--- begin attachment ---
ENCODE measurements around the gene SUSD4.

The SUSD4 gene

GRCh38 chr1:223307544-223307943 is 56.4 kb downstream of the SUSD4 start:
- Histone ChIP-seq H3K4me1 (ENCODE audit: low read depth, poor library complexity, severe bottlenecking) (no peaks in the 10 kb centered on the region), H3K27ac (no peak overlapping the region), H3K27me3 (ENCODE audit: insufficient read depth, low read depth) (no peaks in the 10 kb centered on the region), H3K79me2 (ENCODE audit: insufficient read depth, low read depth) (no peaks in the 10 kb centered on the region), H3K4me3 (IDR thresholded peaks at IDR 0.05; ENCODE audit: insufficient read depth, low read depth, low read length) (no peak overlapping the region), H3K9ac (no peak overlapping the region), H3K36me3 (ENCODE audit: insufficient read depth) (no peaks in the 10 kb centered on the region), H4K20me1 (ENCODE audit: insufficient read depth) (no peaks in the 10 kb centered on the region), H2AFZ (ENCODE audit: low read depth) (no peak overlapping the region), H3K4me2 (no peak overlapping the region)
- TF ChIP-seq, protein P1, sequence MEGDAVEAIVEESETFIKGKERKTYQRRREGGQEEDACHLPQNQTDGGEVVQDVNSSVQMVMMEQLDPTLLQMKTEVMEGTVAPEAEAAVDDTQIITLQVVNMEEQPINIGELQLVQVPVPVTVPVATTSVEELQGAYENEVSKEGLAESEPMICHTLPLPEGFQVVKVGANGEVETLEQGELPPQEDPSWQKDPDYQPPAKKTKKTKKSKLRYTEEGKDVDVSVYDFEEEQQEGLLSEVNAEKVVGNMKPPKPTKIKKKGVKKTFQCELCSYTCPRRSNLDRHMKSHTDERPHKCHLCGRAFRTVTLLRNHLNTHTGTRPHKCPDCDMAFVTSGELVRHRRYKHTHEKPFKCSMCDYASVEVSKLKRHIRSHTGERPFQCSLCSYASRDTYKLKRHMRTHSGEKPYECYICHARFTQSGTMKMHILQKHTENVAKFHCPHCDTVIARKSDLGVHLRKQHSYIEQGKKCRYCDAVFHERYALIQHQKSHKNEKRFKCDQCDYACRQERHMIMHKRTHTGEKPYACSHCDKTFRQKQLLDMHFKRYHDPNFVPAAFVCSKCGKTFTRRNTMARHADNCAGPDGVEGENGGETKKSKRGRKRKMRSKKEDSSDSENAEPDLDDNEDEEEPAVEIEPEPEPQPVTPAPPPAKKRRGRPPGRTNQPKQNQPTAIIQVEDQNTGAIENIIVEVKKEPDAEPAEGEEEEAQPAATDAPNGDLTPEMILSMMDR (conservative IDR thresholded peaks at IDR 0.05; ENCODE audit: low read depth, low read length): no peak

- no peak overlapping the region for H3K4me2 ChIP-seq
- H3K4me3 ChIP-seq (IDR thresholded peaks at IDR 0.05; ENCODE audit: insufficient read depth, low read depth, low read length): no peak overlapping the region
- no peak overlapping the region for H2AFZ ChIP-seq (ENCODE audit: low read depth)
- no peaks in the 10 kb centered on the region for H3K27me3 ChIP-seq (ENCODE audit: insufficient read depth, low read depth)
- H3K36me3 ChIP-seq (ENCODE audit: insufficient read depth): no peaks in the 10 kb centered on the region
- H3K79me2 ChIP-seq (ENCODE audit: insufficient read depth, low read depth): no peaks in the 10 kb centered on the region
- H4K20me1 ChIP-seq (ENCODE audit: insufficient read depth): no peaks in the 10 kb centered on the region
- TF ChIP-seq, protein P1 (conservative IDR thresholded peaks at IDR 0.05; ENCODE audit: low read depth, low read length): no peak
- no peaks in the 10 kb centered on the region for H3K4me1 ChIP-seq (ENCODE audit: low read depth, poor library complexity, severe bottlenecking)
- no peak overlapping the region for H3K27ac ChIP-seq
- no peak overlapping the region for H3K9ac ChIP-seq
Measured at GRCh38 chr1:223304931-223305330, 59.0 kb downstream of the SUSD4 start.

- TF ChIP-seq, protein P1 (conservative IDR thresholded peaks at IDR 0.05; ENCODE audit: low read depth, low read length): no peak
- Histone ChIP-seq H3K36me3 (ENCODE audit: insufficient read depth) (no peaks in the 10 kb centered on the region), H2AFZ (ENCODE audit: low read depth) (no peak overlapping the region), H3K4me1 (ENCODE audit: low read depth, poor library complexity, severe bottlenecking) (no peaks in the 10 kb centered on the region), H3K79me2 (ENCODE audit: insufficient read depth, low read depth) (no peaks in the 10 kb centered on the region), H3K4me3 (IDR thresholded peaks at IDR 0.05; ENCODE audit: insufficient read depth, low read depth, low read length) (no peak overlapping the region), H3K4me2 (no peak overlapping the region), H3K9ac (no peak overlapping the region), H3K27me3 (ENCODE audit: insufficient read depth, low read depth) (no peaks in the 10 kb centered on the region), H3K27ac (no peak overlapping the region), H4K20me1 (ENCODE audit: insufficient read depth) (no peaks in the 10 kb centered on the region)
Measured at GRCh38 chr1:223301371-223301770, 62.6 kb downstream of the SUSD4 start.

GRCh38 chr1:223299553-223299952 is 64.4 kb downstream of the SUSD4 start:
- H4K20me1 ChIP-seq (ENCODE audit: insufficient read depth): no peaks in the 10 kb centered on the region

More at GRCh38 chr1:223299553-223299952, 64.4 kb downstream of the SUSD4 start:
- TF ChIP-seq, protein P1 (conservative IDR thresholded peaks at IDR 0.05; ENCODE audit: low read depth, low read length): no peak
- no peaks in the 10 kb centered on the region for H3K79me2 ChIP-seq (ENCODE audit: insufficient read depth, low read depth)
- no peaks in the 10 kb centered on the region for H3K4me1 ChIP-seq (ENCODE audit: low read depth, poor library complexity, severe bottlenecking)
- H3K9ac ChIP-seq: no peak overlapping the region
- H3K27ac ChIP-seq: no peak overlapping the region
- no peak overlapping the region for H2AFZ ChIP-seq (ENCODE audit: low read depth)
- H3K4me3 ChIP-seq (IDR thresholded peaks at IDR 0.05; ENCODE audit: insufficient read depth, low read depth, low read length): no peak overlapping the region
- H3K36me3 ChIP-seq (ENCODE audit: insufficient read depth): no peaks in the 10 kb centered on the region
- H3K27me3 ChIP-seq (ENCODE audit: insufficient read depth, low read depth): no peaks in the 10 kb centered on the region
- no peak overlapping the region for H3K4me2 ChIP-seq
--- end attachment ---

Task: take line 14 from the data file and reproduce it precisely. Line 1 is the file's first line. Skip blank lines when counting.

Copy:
- no peaks in the 10 kb centered on the region for H3K4me1 ChIP-seq (ENCODE audit: low read depth, poor library complexity, severe bottlenecking)